May 17 (Bloomberg) -- China, holder of the world’s biggest shale-gas reserves, will allow privately owned local companies to bid for the rights to explore for the unconventional fuel when it holds the country’s second auction of areas.
Chinese companies planning to participate in the auction must have a minimum registered capital of 300 million yuan ($47 million) and apply to qualify for bidding before May 25, the Ministry of Land and Resources said in a statement on its website today. The country first auctioned shale areas in June and awarded blocks to two of the six state-owned companies that were invited.
China has yet to produce shale gas commercially as its explorers struggle to overcome the lack of domestic drilling expertise and geology that is tougher than in the U.S., where output has surged 15-fold in the past decade. The government has pledged to prioritize land approvals, allow tax-free equipment imports and offer subsidies to explorers.
“It’s obvious the second round of shale gas auctions is getting near and it’s a good sign for the development of China’s shale gas industry,” Zhang Jinchuan, a professor of geology at the China University of Geosciences in Beijing and an adviser to the land ministry, said by telephone. Large-scale shale gas exploration across the country could start “in the second half,” Zhang said.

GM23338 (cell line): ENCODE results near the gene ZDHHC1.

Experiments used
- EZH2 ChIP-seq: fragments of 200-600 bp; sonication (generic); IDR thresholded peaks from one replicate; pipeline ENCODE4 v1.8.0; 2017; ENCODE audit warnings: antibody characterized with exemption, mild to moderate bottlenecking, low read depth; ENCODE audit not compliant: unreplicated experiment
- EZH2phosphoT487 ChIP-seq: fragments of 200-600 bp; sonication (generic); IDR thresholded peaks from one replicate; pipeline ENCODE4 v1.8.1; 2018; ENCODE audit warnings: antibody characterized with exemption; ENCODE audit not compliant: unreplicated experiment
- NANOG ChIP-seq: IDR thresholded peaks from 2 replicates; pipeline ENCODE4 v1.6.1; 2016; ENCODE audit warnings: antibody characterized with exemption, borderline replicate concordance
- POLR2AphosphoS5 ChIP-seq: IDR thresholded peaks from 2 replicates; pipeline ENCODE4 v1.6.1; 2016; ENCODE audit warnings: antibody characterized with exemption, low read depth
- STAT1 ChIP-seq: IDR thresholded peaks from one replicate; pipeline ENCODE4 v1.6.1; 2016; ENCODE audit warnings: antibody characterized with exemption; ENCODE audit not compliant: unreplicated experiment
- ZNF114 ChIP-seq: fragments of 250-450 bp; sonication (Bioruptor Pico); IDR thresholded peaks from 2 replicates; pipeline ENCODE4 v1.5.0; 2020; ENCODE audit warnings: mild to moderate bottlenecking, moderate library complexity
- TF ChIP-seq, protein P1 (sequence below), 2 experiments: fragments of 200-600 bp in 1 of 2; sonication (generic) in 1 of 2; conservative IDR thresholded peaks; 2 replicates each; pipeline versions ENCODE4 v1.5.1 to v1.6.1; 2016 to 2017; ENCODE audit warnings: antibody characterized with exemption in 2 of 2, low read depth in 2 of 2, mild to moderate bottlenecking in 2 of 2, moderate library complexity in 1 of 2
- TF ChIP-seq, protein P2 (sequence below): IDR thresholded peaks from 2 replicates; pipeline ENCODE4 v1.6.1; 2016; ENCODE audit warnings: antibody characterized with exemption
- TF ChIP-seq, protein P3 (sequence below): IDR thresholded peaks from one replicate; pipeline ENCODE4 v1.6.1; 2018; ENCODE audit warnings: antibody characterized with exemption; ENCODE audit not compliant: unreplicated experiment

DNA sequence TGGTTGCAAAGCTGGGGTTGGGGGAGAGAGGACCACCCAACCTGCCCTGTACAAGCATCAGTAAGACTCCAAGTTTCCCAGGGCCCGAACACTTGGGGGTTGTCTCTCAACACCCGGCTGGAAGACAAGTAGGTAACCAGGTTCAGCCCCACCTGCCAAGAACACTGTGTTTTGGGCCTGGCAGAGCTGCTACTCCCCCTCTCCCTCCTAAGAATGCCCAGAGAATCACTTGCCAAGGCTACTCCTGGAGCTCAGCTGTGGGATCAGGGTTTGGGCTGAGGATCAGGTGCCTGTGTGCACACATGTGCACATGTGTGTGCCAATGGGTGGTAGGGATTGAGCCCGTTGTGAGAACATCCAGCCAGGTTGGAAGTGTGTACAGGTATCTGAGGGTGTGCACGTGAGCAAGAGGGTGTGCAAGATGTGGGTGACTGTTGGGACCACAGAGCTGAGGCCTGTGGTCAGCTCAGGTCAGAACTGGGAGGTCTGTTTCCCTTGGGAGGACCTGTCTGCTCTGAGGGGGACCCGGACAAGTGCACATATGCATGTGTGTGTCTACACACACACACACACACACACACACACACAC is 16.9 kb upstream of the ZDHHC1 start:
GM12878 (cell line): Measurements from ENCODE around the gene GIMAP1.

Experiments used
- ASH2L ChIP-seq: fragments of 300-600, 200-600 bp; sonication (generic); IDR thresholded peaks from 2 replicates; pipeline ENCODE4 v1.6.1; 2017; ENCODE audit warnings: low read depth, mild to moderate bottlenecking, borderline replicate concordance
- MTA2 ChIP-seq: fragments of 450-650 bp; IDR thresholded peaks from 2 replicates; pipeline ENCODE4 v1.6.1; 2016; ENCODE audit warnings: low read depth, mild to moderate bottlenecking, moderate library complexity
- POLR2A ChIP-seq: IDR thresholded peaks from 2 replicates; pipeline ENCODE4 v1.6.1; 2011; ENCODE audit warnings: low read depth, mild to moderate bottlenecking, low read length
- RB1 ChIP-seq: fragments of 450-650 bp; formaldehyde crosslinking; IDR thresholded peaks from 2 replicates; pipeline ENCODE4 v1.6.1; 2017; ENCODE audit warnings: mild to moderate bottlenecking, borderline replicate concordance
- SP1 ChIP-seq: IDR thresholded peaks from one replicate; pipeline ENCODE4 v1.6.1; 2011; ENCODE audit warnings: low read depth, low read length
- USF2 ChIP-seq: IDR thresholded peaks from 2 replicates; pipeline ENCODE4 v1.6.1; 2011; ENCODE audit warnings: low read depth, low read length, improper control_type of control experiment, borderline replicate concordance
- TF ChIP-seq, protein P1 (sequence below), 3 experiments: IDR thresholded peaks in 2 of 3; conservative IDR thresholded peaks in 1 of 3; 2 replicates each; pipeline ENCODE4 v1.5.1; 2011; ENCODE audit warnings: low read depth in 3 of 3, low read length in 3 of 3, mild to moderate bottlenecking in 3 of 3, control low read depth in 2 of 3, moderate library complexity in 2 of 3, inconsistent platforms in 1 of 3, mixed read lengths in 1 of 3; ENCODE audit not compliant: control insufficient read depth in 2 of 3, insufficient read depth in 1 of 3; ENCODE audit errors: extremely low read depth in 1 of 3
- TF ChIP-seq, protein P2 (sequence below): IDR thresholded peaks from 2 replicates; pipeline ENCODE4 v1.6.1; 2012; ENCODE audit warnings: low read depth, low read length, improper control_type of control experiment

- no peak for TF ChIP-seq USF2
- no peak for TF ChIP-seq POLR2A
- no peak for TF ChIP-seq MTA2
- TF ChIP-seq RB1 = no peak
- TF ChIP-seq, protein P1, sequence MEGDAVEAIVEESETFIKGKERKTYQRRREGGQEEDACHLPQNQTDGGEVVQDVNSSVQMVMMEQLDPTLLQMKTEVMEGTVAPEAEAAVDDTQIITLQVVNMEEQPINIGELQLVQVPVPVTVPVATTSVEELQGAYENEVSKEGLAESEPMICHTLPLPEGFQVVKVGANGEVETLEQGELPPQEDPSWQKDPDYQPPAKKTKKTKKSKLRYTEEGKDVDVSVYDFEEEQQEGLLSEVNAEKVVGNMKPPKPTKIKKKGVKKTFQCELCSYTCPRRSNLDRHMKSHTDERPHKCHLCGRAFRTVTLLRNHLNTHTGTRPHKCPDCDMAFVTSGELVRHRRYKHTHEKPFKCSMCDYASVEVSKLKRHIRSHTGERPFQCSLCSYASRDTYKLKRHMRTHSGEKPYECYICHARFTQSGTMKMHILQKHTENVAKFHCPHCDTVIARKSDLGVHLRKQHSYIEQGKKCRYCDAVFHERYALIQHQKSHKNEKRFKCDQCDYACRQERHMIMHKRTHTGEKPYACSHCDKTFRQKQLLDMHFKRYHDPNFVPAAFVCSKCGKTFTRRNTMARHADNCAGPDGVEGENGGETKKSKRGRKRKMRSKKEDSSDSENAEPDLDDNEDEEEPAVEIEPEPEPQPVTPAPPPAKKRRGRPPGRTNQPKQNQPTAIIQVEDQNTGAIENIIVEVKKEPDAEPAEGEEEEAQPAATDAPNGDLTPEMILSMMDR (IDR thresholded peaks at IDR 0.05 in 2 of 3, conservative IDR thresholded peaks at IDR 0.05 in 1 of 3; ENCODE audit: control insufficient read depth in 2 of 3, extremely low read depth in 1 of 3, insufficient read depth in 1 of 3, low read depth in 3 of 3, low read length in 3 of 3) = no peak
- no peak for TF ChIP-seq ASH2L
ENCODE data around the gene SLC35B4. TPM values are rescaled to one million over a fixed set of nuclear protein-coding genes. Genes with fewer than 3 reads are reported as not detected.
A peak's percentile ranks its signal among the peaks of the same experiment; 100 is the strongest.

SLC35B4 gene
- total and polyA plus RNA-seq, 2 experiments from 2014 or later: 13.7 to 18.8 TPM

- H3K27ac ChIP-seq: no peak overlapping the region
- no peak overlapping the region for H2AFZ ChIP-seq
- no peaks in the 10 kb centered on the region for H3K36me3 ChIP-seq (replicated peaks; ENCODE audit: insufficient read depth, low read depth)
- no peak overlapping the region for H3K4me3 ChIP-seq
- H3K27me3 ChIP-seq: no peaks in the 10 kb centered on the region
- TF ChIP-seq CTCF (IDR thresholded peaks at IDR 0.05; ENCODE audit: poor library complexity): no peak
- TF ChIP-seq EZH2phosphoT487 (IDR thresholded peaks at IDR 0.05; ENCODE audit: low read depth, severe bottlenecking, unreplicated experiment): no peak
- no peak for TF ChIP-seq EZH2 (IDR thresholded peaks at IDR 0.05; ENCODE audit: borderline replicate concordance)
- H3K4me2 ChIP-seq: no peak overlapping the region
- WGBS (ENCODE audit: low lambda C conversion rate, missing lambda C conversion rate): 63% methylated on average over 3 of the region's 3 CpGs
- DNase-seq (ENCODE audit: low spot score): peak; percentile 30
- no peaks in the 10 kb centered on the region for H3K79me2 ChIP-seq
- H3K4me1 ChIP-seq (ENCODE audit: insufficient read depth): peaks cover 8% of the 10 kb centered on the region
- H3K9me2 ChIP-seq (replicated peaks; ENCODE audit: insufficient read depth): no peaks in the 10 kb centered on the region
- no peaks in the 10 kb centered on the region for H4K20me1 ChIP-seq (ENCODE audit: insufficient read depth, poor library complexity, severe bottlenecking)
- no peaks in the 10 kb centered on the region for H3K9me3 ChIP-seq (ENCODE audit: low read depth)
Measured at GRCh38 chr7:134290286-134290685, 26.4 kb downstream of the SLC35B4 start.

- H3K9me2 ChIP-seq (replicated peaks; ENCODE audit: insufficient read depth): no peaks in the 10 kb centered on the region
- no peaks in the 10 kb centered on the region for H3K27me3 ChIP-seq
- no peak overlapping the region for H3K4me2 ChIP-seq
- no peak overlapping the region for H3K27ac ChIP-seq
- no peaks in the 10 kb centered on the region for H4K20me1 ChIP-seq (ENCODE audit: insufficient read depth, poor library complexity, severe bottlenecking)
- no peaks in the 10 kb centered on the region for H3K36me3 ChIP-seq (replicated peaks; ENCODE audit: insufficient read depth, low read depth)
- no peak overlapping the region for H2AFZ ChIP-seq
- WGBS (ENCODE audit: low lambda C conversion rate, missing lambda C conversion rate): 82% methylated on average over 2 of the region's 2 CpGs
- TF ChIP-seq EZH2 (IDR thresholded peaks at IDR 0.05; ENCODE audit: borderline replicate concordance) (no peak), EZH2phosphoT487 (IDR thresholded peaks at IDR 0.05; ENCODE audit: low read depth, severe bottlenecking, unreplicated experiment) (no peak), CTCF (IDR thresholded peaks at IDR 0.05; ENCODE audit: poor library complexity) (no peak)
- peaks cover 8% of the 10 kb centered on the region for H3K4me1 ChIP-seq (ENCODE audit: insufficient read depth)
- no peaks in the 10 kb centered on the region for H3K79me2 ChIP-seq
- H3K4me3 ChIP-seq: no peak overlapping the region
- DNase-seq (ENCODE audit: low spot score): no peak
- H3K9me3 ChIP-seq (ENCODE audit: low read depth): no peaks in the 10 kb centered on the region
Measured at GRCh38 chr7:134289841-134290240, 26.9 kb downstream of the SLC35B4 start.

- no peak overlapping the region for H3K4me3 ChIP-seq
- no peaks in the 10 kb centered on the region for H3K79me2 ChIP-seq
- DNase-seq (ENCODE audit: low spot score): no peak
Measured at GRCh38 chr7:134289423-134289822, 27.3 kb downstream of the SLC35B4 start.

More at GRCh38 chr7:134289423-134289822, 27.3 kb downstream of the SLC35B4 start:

The country holds 25.08 trillion cubic meters of exploitable reserves of the fuel trapped in shale rock, the ministry said March 1, citing a nationwide survey.
The ministry said only local companies can participate in the auction.
Overseas companies will remain barred from bidding directly and can invest in ventures led by local explorers, Zhang Jianfeng, a director at the ministry’s research institute, said in an interview on April 23. More than 100 Chinese companies have qualified for the auction and the government will offer at least 20 areas, Zhang said.
The Chinese government will hold one or two auctions of shale-gas blocks this year, the land ministry said on March 1. China Petroleum & Chemical Corp., the nation’s second-largest oil company, and Henan Provincial Coal Seam Gas Development and Utilization Co. won the exploration rights in June.
The country aims to produce 6.5 billion cubic meters of shale gas annually by 2015 and ramp up output to between 60 billion and 100 billion by the end of the decade, the National Development and Reform Commission said, citing a plan drafted by the National Energy Administration.
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